So our friends of the orchestra sit in perfect calm, in spite of the sensitiveness of the musical ear and the proverbial impatience of the musician with discordant sounds. They know that all this scraping and tooting is only the preparation for the beautiful concerted work that is soon to come. Through years of patient labor, of hard, faithful, isolated, individual practice in the basic laws and rules both of music in general and of his own special instrument, each man has been preparing himself for this hour. He cannot do another’s playing, but the more perfect he can make his own work, the higher does he raise the standard of general excellence and so encourage others to follow and even surpass him.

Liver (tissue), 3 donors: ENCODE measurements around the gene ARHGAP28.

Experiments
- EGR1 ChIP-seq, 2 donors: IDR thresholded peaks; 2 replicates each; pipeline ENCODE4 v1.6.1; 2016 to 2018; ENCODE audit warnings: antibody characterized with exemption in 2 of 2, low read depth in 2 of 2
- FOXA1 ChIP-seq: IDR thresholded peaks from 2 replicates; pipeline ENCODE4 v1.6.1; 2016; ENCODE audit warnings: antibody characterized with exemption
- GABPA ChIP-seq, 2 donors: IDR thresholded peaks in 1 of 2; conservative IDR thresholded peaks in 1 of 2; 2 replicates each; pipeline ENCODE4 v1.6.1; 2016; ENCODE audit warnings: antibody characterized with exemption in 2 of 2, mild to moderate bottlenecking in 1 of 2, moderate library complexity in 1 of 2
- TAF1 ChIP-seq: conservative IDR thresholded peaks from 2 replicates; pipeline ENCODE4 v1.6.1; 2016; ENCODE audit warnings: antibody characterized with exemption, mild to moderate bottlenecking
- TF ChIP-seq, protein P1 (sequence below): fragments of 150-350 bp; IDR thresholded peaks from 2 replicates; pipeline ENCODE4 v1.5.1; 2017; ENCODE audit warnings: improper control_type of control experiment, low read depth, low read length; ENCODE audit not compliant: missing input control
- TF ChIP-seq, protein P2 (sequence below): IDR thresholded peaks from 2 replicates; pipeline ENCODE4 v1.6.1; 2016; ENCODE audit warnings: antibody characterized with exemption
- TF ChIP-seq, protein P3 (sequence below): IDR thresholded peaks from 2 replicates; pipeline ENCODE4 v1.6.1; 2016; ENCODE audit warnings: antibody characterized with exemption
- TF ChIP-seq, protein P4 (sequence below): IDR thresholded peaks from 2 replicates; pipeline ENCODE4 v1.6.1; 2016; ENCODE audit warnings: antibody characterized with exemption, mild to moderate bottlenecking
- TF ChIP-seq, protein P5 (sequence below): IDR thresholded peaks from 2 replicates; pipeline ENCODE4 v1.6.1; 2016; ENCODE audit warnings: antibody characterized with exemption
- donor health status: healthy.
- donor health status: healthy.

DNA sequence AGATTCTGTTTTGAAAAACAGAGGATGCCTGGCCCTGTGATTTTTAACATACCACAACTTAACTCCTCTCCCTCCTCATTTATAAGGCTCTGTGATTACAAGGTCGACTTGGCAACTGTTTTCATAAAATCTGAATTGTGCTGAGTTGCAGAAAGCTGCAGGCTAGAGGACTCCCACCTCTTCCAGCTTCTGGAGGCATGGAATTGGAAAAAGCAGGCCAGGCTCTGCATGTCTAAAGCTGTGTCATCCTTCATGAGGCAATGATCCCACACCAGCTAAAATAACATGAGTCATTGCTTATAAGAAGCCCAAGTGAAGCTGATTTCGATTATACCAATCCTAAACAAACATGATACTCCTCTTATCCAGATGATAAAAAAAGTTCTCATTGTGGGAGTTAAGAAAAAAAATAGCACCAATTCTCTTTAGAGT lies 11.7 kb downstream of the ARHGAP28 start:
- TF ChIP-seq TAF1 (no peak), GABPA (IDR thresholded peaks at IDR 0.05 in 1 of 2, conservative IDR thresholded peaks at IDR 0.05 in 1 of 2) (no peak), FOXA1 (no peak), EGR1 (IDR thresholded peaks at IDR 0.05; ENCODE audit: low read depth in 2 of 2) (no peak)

In a letter to the Board of Lectureship, published in the Sentinel some time ago, our Leader says: “Improve every opportunity to correct sin through your own perfectness.” This is the key-note. At present, in this tuning up stage of growth, many of these human instruments that are one day to make divine music, but are now only striving to reach pitch, may have suffered from service and be in need of overhauling and repairing. Many heart-strings may have been broken, and they can be replaced only through the tender offices of divine Love. But ahead is the perfection divinely commanded: “Be ye therefore perfect, even as your Father which is in heaven is perfect.”
It remains for us to follow this command, and the eventual realization of this perfection is imperative upon each one. Indolence and self-indulgence may delay its attainment, but cannot block the way forever.